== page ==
Use this command to create new key material for the host (replace the parameter values with your values, and add as many roles and addresses as needed for this host):

java ^
 -cp resources\grid-core.jar;resources\bcprov-jdk16.jar;resources\bcmail-jdk16.jar ^
 com.lawson.grid.security.Certificates ^
 -create=hostcert ^
 -gridname Grid ^
 -gridpassword password123 ^
 -hostname localhost ^
 -gridkeystore secure ^
 -hostkeystore secure ^
 -role grid-admin ^
 -address localhost ^
 -address ::1 ^
 -address 127.0.0.1 ^
 -address example.com ^
 -unresolved

It produces these two files:

  • server.ks
  • server.pw

Note: Fortunately, the command automatically generates a strong password for this keystore.

The host certificate has extensions for the role (e.g. grid-admin), for the host actor (SYSTEM), for the IP addresses and hostnames:

Alternatively, instead of the console tool, we can use the Java keytool. But it is tricky for we have to add the certificate extensions in hexadecimal. The IANA enterprise number for Lawson Software (Infor) is 10105. The OID names can be found in the OID repository. Note: Thomas Fanto registered child OID 238 for the Grid runtime information in 2009, but somehow the console tool uses child OID 237 instead, which is not reserved. Anyway, dump the OID values as hexadecimal (e.g. grid-admin is 677269642D61646D696E, and SYSTEM is 53595354454D). Prefix them with the ASN.1 UTF8String tag byte of 0x0C to encapsulate them as a UTF-8 String and with the byte length in HEX (e.g. grid-admin is 10 bytes long which is 0x0A, and SYSTEM is 6 bytes long which is 0x06). For the sequences, prefix them with the SEQUENCE tag byte of 0x30 and with the sequence byte length (e.g. 9+3+9+11+2*4 = 40 = 0x28).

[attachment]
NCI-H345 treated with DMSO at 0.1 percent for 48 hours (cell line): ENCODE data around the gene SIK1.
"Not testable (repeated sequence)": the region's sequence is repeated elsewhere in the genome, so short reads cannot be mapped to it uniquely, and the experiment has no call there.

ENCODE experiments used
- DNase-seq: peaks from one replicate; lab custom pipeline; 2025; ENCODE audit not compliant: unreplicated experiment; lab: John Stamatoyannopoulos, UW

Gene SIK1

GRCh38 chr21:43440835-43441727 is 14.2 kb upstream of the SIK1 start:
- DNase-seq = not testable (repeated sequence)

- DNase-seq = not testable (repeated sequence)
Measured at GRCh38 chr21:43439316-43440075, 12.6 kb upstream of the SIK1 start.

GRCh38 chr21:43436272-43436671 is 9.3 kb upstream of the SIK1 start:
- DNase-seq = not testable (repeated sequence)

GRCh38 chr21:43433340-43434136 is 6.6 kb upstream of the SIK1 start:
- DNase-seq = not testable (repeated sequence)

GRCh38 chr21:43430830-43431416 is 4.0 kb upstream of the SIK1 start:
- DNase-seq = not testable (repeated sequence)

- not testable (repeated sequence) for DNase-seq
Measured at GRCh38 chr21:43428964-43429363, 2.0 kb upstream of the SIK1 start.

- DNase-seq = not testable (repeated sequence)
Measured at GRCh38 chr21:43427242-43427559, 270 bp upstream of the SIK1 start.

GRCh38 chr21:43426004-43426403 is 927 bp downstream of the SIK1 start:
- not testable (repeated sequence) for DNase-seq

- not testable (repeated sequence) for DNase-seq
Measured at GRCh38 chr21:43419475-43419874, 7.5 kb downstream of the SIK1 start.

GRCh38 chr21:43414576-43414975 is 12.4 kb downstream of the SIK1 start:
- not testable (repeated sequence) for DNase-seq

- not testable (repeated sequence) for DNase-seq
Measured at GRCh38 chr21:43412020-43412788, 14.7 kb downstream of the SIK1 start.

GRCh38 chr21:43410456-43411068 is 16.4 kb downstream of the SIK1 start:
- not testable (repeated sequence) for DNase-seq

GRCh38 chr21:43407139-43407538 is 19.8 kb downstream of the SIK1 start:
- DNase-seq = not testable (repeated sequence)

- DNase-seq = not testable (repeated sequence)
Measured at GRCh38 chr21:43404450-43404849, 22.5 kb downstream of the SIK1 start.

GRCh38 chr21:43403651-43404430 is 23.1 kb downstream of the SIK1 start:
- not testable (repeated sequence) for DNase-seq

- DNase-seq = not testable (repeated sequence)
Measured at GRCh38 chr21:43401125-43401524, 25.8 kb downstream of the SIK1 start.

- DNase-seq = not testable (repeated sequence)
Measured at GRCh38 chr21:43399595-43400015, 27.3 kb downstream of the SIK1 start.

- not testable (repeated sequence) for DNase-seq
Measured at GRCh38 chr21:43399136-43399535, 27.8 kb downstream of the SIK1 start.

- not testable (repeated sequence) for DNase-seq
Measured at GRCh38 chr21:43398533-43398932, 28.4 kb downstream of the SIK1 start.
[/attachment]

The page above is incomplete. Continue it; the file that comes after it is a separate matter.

keytool ^
 -genkey ^
 -alias localhost_key ^
 -keyalg RSA ^
 -keysize 2048 ^
 -sigalg SHA256WITHRSA ^
 -dname cn=localhost ^
 -ext 1.3.6.1.4.1.10105.237.0.2=300C0C0A677269642D61646D696E ^
 -ext 1.3.6.1.4.1.10105.237.0.3=0C0653595354454D ^
 -ext 1.3.6.1.4.1.10105.237.0.4=30280C096C6F63616C686F73740C033A3A310C093132372E302E302E310C0B6578616D706C652E636F6D ^
 -validity 90 ^
 -keypass password123 ^
 -keystore secure\server.ks ^
 -storepass password123

Then, we need to create a certificate signing request (CSR) for the host certificate, sign it with the Grid root CA, and import the resulting chain to the keystore:

keytool ^
 -certreq ^
 -alias localhost_key ^
 -keyalg SHA256WITHRSA ^
 -file secure\server.csr.txt ^
 -keystore secure\server.ks ^
 -storepass password123
keytool ^
 -gencert ^
 -infile secure\server.csr.txt ^
 -outfile secure\server.der ^
 -keystore secure\Grid.ks ^